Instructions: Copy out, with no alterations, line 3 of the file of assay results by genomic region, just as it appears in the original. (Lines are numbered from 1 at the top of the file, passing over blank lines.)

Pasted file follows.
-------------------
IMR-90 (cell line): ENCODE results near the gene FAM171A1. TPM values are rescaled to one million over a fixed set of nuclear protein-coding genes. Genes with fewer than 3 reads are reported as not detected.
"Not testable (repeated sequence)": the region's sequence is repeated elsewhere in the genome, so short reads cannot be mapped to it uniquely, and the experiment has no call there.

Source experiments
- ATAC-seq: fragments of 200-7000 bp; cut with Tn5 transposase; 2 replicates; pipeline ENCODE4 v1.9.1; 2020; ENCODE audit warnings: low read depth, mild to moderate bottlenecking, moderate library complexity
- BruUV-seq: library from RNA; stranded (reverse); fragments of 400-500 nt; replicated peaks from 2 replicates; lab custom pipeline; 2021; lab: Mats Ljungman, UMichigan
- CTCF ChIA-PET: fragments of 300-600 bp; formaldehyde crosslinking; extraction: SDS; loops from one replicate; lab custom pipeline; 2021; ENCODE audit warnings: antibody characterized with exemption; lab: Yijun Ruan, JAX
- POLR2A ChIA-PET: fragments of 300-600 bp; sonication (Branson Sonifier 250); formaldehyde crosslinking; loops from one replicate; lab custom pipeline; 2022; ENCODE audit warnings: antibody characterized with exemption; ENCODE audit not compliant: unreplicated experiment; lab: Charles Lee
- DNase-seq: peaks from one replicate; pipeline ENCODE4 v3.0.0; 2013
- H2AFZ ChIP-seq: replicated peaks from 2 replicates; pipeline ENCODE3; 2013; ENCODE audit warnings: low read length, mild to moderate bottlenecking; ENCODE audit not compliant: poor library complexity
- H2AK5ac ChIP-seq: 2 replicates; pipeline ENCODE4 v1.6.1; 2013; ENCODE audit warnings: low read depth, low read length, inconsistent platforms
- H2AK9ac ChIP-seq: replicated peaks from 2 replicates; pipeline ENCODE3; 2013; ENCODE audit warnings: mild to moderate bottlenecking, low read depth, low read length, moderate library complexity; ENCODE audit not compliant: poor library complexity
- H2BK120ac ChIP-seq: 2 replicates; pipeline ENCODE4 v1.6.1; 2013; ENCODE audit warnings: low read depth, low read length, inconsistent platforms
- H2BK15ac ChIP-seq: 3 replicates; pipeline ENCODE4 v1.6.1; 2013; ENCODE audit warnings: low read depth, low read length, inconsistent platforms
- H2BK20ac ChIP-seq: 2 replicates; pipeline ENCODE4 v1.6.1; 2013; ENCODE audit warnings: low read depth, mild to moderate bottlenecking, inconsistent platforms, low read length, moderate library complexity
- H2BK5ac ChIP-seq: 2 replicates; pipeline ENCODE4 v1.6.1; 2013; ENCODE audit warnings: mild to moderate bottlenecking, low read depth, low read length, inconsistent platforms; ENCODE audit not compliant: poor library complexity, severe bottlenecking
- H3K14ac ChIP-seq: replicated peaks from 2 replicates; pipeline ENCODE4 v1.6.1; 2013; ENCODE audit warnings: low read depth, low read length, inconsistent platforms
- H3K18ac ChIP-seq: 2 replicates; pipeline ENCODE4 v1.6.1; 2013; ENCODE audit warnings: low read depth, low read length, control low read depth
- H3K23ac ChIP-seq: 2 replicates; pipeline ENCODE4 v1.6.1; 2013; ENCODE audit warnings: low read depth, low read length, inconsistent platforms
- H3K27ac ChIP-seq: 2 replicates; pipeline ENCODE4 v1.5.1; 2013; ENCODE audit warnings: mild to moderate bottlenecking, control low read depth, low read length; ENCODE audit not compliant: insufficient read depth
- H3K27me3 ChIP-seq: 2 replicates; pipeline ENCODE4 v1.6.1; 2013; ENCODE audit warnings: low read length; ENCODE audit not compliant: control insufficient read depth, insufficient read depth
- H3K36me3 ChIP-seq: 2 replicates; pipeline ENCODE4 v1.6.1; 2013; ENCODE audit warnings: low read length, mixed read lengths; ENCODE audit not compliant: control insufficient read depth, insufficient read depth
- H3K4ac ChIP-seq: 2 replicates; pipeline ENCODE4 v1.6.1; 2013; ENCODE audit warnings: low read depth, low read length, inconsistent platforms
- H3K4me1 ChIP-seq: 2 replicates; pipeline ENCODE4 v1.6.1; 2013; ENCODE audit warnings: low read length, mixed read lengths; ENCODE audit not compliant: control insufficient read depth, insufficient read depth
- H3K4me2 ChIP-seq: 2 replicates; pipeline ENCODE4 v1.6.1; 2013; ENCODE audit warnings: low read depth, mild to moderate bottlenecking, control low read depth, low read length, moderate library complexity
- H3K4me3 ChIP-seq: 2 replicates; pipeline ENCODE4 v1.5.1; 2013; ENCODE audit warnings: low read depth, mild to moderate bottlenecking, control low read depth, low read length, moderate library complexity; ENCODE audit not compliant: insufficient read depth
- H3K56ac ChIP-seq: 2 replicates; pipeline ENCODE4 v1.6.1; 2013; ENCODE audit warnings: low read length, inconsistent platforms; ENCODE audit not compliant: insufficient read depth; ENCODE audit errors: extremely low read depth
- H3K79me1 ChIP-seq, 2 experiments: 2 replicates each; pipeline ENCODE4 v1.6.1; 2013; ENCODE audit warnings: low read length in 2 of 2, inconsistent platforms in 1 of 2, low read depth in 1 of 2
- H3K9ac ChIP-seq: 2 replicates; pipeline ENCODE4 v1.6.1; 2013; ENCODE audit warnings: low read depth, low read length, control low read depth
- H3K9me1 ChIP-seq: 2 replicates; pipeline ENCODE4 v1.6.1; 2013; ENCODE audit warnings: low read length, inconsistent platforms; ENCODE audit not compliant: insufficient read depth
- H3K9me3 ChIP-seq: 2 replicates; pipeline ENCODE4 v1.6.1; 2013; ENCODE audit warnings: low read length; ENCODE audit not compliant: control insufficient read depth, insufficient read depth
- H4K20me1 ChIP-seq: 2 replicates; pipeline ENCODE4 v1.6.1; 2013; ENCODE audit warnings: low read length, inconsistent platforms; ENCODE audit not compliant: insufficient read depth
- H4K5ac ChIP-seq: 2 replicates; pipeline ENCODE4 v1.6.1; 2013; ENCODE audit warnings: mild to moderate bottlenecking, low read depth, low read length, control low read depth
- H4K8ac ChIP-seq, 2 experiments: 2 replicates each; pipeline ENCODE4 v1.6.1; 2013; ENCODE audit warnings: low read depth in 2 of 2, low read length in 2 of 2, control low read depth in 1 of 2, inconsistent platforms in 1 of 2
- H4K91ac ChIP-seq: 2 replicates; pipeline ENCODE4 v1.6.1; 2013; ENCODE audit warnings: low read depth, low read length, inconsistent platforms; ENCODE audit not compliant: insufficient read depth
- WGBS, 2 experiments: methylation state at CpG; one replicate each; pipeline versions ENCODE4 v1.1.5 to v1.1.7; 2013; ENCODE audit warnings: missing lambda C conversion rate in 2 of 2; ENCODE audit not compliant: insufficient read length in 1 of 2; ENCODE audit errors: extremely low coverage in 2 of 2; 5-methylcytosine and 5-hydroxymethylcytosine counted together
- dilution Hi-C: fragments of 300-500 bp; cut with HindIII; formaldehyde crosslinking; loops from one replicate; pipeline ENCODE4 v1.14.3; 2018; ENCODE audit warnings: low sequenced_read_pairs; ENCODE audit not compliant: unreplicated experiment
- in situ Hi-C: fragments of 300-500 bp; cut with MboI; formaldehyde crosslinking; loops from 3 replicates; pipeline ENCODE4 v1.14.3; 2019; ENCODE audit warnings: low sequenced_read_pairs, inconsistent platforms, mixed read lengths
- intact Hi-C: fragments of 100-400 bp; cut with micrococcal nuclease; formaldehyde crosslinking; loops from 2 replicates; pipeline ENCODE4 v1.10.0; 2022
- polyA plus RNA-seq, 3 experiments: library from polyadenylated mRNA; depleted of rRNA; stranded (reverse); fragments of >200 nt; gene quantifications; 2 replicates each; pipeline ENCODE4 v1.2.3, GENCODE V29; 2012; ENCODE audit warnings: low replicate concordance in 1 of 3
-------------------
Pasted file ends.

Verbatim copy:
Source experiments